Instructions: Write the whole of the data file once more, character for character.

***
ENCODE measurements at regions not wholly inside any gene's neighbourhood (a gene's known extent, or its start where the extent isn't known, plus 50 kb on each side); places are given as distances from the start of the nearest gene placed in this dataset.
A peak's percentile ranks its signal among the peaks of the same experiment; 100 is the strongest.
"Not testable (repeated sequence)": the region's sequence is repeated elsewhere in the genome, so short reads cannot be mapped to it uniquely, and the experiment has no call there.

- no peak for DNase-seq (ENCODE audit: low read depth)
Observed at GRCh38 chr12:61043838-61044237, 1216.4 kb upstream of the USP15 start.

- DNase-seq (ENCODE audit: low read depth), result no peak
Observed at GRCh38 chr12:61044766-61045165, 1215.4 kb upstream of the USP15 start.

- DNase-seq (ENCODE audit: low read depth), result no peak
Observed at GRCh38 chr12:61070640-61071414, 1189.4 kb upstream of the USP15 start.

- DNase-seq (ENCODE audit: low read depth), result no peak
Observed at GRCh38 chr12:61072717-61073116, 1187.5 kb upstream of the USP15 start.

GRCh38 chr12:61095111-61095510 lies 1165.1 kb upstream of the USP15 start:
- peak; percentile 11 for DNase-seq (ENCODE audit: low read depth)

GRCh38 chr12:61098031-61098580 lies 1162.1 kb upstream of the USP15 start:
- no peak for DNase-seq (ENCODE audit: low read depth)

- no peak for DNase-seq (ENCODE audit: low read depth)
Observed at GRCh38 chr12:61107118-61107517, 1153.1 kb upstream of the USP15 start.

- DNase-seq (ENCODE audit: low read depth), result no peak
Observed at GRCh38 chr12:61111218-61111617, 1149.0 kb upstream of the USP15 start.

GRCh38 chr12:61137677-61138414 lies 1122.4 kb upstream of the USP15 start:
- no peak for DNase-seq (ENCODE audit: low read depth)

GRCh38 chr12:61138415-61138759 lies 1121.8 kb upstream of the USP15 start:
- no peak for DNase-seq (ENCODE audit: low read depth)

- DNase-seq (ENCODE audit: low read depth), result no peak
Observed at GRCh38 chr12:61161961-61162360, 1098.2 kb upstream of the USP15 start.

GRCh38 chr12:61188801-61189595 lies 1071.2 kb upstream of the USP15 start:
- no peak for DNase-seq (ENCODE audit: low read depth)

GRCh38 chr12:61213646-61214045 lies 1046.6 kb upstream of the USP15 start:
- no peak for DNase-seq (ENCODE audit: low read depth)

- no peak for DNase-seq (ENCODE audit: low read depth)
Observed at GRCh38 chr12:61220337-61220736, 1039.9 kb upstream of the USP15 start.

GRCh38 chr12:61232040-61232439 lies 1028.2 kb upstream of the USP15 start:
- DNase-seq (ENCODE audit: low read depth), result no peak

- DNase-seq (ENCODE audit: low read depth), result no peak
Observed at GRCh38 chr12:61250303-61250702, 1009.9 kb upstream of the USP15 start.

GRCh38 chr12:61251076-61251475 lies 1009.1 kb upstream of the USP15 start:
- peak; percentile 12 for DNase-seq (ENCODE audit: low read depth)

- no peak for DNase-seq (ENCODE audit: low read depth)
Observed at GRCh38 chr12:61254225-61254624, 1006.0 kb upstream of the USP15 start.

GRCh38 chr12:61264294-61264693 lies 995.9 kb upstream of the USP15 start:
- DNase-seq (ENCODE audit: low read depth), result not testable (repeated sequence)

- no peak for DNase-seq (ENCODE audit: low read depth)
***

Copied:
ENCODE measurements at regions not wholly inside any gene's neighbourhood (a gene's known extent, or its start where the extent isn't known, plus 50 kb on each side); places are given as distances from the start of the nearest gene placed in this dataset.
A peak's percentile ranks its signal among the peaks of the same experiment; 100 is the strongest.
"Not testable (repeated sequence)": the region's sequence is repeated elsewhere in the genome, so short reads cannot be mapped to it uniquely, and the experiment has no call there.

- no peak for DNase-seq (ENCODE audit: low read depth)
Observed at GRCh38 chr12:61043838-61044237, 1216.4 kb upstream of the USP15 start.

- DNase-seq (ENCODE audit: low read depth), result no peak
Observed at GRCh38 chr12:61044766-61045165, 1215.4 kb upstream of the USP15 start.

- DNase-seq (ENCODE audit: low read depth), result no peak
Observed at GRCh38 chr12:61070640-61071414, 1189.4 kb upstream of the USP15 start.

- DNase-seq (ENCODE audit: low read depth), result no peak
Observed at GRCh38 chr12:61072717-61073116, 1187.5 kb upstream of the USP15 start.

GRCh38 chr12:61095111-61095510 lies 1165.1 kb upstream of the USP15 start:
- peak; percentile 11 for DNase-seq (ENCODE audit: low read depth)

GRCh38 chr12:61098031-61098580 lies 1162.1 kb upstream of the USP15 start:
- no peak for DNase-seq (ENCODE audit: low read depth)

- no peak for DNase-seq (ENCODE audit: low read depth)
Observed at GRCh38 chr12:61107118-61107517, 1153.1 kb upstream of the USP15 start.

- DNase-seq (ENCODE audit: low read depth), result no peak
Observed at GRCh38 chr12:61111218-61111617, 1149.0 kb upstream of the USP15 start.

GRCh38 chr12:61137677-61138414 lies 1122.4 kb upstream of the USP15 start:
- no peak for DNase-seq (ENCODE audit: low read depth)

GRCh38 chr12:61138415-61138759 lies 1121.8 kb upstream of the USP15 start:
- no peak for DNase-seq (ENCODE audit: low read depth)

- DNase-seq (ENCODE audit: low read depth), result no peak
Observed at GRCh38 chr12:61161961-61162360, 1098.2 kb upstream of the USP15 start.

GRCh38 chr12:61188801-61189595 lies 1071.2 kb upstream of the USP15 start:
- no peak for DNase-seq (ENCODE audit: low read depth)

GRCh38 chr12:61213646-61214045 lies 1046.6 kb upstream of the USP15 start:
- no peak for DNase-seq (ENCODE audit: low read depth)

- no peak for DNase-seq (ENCODE audit: low read depth)
Observed at GRCh38 chr12:61220337-61220736, 1039.9 kb upstream of the USP15 start.

GRCh38 chr12:61232040-61232439 lies 1028.2 kb upstream of the USP15 start:
- DNase-seq (ENCODE audit: low read depth), result no peak

- DNase-seq (ENCODE audit: low read depth), result no peak
Observed at GRCh38 chr12:61250303-61250702, 1009.9 kb upstream of the USP15 start.

GRCh38 chr12:61251076-61251475 lies 1009.1 kb upstream of the USP15 start:
- peak; percentile 12 for DNase-seq (ENCODE audit: low read depth)

- no peak for DNase-seq (ENCODE audit: low read depth)
Observed at GRCh38 chr12:61254225-61254624, 1006.0 kb upstream of the USP15 start.

GRCh38 chr12:61264294-61264693 lies 995.9 kb upstream of the USP15 start:
- DNase-seq (ENCODE audit: low read depth), result not testable (repeated sequence)

- no peak for DNase-seq (ENCODE audit: low read depth)